I’ve just spent four days in Roanoke at this year’s VAECE annual conference. As it always does, this organization—so dear to my heart—put on a high quality experience for more than 1100 attendees. I’m honored to have been the past president of this organization and an active member for over 20 years. The passion for children and families and dedication I have witnessed has not dissipated one bit!
I presented two sessions and was able to spend time at our booth in the Exhibit Hall. It was wonderful to share the power of the CLASS™ and have great conversations with so many people—both new friends and “old."
One of the highlights of my first presentation was a delegation of educators from Malaysia who drove to Roanoke from New York to attend my session. They were so interested in the CLASS tool and were active and engaged participants even though it was midnight on their internal time clocks!
Another great moment was the chance to meet Judy Jablon who spoke of her work with Powerful Interactions: How to Connect with Children to Extend Their Learning. She made mention of the work of Teachstone and how her work and our work are wonderful partners in the quest to improve the lives of children.
I’m sad to know it will be a year before I see so many of my long time and my new friends, but the excitement and enthusiasm we all felt will last me through!
In the wake of the widespread civil unrest after the killing of George Floyd, the national conversation about the inequities in the educational opportunities provided white students and students of color has been amplified. Due to racial and socioeconomic segregation, Black students, and other students of color, are more likely to attend poorly funded schools. EdBuild, a non-profit focused on fair and equitable school funding, reports that high poverty school districts that predominantly enroll children of color receive on average, $1,600 less per student than the national average. By their calculations, there is a $23,000,000,000 gap between funding for schools that primarily serve high poverty Black students and those that predominantly serve white students. Schools that predominantly serve high poverty white students, only receive $1440 less per student (EdBuild, 2019).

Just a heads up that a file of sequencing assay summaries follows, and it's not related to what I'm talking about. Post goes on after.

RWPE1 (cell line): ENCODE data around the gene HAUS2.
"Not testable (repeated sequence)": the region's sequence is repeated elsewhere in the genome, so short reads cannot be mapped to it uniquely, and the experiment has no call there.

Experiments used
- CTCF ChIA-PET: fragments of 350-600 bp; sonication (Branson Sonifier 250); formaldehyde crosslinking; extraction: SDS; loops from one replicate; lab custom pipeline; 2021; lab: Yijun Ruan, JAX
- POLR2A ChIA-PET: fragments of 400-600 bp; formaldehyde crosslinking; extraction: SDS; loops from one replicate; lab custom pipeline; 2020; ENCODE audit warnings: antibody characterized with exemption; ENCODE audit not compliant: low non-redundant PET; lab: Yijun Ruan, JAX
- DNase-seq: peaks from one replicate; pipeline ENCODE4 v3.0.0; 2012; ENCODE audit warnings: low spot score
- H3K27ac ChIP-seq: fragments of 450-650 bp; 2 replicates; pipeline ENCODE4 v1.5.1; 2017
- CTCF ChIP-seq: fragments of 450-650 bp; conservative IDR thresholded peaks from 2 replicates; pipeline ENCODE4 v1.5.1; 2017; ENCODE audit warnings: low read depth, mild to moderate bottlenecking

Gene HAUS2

I recognize and admit to having a chip on my shoulder about the field of early childhood education - and, at times, disbelief that others may not see that period of time as the power-packed years in our developmental timeline which can lay the groundwork and set the course for much of the rest of our lives.
Since the coronavirus has disrupted many of our in-person plans, you might be trying to figure out how you can transition in-person coaching to online coaching. Online coaching can open a number of doors for coaches and teachers that might not be an option in face-to-face work.